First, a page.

Dave Bittner: [00:02:49] From the CyberWire studios at DataTribe, I'm Dave Bittner with your CyberWire summary for Monday, August 27, 2018. As the week opens, there's considerable news of state-directed espionage and information operations, as well as some efforts that may represent patriotic hacktivism closely aligned with state interests. The New York Times reported over the weekend that CIA sources inside Russia have gone dark and have possibly gone underground, leaving Langley with much less insight than it formerly had into Russian intentions, especially intentions with respect to U.S. midterm elections. The story cites sources inside the intelligence community who say they think the agents probably went underground as opposed to having been arrested or killed by Russian security services. Commentators speculate about a range of causes for the agent's disappearance. These run from the Russian sources having been spooked and intimidated by the attempted assassination of Sergei Skripal in Salisbury, England, to more aggressive and effective Russian counterintelligence, to the theory that the agents never existed in the first place.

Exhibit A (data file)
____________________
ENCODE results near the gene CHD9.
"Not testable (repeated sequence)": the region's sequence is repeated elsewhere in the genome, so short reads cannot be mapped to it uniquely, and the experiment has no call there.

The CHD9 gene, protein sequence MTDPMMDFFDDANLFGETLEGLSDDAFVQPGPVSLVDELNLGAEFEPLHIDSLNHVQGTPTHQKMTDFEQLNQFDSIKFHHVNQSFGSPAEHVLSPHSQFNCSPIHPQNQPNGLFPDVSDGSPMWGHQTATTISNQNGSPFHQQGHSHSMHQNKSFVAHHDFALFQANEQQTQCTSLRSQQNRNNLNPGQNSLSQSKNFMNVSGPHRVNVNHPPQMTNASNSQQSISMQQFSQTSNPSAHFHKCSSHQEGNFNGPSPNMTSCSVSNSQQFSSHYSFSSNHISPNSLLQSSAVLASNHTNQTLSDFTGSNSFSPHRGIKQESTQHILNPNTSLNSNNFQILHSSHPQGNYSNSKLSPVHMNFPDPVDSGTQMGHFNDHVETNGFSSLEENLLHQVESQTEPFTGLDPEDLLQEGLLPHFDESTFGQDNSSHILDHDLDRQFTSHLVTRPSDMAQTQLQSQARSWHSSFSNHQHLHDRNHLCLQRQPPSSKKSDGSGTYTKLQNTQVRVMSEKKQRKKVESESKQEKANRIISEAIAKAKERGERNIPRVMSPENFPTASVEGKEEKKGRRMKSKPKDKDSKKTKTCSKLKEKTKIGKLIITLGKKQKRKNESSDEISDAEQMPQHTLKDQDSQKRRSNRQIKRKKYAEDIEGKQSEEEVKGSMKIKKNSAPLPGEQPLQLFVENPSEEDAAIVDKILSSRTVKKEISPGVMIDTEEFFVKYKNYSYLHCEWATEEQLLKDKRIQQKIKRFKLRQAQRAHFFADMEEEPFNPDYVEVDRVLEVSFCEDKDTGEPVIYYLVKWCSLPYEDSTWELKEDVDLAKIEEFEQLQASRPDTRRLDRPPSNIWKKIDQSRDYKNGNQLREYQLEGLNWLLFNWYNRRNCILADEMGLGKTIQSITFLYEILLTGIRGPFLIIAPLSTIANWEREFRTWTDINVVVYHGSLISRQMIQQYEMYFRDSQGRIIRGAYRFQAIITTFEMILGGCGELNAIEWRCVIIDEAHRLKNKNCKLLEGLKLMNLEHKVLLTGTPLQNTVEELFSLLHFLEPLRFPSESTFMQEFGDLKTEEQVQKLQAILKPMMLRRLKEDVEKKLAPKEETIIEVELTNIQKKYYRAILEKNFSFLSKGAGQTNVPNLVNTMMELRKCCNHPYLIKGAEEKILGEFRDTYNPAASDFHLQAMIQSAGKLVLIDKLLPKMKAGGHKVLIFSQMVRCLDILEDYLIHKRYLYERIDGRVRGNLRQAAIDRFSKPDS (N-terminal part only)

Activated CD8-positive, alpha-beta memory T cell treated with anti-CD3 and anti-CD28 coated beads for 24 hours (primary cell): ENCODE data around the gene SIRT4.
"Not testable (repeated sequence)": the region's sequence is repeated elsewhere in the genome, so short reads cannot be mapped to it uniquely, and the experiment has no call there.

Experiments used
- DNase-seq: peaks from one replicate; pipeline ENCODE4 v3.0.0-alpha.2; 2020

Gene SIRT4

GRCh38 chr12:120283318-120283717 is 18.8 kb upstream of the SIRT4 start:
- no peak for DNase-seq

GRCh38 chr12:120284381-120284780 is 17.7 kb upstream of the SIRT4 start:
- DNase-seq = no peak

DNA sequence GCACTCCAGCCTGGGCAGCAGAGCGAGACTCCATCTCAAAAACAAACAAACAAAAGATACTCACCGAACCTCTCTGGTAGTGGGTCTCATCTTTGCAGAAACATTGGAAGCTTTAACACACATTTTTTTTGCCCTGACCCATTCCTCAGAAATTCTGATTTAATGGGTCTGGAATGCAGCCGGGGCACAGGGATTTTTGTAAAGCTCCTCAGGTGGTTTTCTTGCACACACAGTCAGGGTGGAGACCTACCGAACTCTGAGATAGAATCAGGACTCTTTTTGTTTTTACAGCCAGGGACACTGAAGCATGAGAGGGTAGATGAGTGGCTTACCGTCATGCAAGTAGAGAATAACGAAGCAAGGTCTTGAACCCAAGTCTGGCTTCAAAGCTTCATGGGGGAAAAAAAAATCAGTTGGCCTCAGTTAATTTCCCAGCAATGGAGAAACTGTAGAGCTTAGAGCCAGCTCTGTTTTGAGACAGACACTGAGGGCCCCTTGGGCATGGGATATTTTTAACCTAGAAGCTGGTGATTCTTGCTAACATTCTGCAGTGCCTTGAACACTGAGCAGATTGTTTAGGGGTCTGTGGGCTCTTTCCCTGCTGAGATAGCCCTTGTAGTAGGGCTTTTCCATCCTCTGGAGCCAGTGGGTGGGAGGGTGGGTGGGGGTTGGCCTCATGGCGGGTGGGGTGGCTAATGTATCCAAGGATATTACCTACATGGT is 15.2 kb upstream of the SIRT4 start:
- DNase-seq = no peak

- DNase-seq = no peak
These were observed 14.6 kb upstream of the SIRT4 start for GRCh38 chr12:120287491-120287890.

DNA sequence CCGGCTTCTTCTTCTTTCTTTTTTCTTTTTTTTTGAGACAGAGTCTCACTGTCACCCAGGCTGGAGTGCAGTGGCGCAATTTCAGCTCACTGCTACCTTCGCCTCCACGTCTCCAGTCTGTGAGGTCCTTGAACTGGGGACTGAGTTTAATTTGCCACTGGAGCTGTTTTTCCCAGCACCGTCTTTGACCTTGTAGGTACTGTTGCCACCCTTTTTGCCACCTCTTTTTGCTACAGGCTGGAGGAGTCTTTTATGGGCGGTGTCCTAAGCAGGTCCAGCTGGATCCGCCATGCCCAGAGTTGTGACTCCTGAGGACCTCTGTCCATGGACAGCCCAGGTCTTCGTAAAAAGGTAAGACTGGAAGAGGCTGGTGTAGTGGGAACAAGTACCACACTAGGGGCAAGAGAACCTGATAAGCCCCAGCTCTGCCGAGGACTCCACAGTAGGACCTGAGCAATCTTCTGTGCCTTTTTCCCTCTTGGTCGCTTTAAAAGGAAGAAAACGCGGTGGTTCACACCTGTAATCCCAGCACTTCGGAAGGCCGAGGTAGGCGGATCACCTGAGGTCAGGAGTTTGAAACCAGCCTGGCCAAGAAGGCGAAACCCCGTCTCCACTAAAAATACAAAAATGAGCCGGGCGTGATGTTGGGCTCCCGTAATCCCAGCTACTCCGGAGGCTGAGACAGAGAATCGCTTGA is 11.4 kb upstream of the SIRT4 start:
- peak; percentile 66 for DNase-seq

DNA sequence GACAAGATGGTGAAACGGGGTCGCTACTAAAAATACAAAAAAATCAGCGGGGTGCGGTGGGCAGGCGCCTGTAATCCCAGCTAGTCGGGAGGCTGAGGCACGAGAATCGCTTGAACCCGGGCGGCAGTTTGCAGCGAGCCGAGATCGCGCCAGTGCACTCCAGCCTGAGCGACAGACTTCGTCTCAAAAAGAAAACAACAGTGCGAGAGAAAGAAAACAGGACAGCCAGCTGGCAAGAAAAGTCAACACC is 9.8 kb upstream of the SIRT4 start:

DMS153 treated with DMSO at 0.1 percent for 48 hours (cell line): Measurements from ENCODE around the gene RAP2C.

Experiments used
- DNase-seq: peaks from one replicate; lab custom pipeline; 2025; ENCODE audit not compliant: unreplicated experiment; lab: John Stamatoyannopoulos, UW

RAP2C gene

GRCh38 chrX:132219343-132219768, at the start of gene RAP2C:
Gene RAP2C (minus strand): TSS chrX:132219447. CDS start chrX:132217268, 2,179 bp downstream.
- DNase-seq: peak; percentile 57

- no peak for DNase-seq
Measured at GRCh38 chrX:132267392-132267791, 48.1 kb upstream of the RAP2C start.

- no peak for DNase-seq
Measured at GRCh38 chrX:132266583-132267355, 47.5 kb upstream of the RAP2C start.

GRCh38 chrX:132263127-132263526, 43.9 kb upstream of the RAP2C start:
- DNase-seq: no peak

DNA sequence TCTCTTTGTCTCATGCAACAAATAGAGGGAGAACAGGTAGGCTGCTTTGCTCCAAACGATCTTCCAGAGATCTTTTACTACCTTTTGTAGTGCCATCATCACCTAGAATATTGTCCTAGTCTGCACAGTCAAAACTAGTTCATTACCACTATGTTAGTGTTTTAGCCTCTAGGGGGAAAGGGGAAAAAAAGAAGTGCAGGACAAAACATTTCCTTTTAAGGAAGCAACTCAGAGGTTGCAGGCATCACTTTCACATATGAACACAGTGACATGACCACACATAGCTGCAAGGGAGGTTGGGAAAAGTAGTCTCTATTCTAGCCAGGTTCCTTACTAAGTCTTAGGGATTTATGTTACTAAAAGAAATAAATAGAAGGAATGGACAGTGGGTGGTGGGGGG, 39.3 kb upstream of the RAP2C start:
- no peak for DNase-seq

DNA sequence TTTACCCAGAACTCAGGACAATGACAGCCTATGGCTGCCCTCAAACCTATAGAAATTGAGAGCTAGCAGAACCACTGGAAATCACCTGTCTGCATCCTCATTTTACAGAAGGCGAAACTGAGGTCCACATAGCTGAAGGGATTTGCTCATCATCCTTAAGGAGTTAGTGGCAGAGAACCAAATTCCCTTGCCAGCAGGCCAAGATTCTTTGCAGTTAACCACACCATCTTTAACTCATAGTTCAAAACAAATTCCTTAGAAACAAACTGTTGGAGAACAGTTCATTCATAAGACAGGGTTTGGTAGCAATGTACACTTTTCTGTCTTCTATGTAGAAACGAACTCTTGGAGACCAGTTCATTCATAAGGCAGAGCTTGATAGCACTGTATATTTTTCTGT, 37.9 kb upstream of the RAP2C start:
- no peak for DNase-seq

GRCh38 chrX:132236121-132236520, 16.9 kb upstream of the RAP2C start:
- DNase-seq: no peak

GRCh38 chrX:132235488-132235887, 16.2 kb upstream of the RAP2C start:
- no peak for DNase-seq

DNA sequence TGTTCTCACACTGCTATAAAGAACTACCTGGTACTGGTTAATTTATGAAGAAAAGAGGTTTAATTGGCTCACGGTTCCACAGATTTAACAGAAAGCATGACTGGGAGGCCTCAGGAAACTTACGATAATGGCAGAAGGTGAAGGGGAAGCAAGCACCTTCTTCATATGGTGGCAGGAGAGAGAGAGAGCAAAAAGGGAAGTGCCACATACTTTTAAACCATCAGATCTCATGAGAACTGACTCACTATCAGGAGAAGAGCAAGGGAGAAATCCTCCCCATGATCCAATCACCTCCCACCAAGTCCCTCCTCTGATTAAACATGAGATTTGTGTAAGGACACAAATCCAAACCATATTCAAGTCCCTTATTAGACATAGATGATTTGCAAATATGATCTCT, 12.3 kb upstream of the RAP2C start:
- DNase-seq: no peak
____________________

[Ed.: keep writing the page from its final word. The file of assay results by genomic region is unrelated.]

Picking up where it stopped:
Dave Bittner: [00:04:01] That third possibility is the least plausible. It's being retailed by Russia Today in response to The New York Times piece. RT says that, quote, "not for a moment do the authors or their anonymous sources from inside the U.S. spy community contemplate the possibility that Russia might not be doing anything at all. That, however, would upset the apple cart of Russian meddling carefully built from smoke and mirrors since mid-2016, and that just wouldn't do," end quote. Forgive them the mixed metaphor of an apple cart being built of smoke and mirrors, although that indeed would be worth seeing. But their next claim is less forgivable. RT thinks that concerns about Skripal's attempted assassination by Novichok nerve agent is more evidence that the whole affair is bogus because the Salisbury attack is something, quote, "for which the British authorities never provided any evidence," end quote. Essentially, no thinking person outside the editorial staff of RT believes that, probably not even the editorial staff of RT itself. But that's another apple cart. In any case, The New York Times says that human intelligence, HUMINT, about 2018 election influence operations has dried up. The story's developing. We shall see.